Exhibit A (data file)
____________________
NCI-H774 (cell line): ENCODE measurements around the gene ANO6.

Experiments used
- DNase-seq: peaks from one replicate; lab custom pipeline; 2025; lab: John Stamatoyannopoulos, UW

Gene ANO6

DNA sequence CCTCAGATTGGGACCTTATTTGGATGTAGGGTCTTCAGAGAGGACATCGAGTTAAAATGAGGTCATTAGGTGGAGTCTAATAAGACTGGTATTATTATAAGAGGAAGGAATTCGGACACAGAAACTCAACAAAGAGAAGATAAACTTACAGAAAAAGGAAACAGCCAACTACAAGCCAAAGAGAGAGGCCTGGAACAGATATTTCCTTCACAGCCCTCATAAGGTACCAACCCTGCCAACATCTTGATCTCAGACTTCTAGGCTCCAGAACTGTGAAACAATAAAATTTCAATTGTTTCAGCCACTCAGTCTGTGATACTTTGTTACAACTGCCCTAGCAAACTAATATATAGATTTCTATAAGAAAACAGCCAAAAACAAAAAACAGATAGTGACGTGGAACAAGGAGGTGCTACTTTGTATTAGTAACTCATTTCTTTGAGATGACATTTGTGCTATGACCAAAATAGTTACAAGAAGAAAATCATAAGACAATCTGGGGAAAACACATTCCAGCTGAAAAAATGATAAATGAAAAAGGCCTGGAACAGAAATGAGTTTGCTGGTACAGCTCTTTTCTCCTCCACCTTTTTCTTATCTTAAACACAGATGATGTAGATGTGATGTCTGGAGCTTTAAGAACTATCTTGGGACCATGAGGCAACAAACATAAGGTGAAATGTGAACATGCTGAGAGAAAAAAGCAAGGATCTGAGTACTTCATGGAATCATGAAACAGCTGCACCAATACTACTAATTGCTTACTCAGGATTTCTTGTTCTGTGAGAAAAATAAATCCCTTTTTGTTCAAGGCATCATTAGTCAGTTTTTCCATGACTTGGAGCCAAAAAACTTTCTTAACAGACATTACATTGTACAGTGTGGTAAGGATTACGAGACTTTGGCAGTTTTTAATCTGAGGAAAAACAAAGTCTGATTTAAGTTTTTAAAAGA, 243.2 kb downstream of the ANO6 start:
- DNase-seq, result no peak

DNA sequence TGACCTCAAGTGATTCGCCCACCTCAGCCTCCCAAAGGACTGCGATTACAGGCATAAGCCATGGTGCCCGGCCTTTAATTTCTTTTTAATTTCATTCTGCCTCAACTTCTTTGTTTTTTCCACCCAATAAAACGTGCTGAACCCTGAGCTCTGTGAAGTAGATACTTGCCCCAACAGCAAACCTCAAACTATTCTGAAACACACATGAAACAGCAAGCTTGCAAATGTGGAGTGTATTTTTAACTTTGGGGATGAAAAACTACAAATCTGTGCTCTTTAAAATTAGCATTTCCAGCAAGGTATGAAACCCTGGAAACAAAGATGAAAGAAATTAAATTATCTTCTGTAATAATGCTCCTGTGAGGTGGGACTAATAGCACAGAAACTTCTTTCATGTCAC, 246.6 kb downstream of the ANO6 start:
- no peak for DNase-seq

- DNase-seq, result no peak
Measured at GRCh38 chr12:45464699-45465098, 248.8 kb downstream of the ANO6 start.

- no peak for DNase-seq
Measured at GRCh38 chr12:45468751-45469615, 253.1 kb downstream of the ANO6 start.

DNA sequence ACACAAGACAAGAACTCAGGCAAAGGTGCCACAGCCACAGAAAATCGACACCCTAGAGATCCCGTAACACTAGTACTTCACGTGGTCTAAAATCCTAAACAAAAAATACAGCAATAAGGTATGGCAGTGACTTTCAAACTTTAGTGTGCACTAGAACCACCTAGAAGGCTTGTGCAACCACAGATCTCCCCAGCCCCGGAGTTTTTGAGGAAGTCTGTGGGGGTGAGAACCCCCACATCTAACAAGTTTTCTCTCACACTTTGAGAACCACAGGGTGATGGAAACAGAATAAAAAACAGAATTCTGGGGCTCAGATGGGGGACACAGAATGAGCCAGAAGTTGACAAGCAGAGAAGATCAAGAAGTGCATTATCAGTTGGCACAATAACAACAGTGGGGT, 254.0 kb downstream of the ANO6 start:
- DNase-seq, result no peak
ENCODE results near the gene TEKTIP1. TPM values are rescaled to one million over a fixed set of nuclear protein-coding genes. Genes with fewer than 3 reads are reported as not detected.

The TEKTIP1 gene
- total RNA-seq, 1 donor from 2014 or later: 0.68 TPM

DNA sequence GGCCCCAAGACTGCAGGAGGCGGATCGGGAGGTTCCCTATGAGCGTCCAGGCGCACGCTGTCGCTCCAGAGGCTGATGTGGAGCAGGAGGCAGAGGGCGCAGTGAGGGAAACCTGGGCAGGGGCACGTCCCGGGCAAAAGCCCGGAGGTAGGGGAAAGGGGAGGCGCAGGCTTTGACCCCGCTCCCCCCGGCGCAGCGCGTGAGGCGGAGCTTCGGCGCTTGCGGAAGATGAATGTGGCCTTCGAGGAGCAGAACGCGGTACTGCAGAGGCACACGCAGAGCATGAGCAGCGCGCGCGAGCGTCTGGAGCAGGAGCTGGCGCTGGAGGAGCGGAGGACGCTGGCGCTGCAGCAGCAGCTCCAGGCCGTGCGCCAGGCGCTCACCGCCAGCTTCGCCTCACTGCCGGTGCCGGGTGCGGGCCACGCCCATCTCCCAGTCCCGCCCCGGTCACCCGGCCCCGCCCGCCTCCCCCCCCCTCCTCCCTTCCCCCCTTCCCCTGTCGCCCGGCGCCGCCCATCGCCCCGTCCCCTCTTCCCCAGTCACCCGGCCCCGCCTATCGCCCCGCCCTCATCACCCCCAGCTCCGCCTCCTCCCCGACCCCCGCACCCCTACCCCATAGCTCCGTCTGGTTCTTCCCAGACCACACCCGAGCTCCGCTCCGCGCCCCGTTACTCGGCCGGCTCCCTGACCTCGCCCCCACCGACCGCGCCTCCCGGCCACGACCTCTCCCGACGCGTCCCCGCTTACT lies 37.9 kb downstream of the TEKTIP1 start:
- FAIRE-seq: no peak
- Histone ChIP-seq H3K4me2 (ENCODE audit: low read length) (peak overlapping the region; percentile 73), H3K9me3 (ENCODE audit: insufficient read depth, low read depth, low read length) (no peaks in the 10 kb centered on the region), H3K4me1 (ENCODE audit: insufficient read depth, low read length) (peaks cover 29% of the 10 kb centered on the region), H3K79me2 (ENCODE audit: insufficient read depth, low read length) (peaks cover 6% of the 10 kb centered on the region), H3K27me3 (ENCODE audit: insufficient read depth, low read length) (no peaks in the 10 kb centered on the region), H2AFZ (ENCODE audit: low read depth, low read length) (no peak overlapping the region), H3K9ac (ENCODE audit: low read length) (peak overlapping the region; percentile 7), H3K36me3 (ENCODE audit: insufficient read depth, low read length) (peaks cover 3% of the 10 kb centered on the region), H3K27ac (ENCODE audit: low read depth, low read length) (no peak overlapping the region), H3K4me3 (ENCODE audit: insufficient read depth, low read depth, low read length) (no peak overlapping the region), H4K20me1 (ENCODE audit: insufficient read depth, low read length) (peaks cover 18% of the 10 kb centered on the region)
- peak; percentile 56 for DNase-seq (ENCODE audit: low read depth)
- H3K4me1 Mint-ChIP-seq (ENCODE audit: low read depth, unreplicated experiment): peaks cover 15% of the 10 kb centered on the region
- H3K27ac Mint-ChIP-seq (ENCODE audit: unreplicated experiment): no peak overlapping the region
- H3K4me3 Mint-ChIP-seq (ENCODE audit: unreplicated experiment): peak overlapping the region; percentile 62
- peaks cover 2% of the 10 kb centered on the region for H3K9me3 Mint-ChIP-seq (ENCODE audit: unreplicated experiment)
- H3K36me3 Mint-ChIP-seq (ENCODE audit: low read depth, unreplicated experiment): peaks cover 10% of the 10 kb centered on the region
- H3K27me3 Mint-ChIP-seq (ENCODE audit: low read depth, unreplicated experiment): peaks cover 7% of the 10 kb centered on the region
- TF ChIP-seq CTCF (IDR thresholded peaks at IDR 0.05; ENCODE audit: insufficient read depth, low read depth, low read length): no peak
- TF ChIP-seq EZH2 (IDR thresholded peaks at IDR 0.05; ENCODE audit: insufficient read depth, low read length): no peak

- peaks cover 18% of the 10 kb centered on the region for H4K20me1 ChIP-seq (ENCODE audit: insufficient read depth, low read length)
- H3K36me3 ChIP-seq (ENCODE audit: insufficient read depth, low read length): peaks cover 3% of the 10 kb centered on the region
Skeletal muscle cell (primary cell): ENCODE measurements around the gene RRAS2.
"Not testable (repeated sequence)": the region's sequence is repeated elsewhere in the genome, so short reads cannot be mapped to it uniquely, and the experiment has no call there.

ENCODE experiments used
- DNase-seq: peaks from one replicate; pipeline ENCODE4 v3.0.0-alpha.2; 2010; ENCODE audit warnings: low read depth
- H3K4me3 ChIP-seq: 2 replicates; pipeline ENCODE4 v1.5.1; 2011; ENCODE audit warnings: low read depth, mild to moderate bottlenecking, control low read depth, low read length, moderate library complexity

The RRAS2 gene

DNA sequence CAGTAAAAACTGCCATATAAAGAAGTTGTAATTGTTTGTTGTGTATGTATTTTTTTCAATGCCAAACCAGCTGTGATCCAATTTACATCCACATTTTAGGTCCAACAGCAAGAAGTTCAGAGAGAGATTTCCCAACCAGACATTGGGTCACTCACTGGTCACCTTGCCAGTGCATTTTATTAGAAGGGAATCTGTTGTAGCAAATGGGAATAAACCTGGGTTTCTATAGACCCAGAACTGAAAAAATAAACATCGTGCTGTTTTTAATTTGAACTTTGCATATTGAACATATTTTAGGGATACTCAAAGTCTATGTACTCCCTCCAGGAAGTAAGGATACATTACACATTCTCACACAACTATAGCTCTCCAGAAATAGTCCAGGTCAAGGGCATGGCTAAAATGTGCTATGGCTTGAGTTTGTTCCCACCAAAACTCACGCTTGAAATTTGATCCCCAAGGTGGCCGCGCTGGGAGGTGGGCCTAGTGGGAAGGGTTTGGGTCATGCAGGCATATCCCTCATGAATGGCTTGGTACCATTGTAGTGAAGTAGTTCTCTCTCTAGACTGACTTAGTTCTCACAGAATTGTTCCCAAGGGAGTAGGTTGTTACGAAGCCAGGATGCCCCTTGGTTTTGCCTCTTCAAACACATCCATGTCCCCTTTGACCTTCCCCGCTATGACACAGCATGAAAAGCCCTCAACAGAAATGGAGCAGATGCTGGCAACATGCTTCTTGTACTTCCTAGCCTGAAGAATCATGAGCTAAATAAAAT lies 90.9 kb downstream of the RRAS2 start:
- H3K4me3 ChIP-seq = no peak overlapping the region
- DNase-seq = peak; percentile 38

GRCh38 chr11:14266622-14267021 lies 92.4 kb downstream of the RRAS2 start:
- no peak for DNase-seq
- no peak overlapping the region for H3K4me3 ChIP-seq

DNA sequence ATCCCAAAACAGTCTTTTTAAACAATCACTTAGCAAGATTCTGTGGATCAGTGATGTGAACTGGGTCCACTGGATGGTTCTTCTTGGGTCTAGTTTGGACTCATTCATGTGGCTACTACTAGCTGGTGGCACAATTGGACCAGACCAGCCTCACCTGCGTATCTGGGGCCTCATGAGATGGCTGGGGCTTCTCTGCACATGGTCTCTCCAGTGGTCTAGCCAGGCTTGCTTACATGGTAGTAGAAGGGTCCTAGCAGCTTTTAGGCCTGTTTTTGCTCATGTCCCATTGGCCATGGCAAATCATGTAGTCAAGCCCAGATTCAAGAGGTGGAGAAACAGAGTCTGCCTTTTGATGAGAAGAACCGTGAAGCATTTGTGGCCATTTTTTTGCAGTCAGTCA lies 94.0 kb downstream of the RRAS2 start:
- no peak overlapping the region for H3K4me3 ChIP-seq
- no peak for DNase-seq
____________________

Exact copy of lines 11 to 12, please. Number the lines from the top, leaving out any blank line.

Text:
- no peak for DNase-seq
Measured at GRCh38 chr12:45468751-45469615, 253.1 kb downstream of the ANO6 start.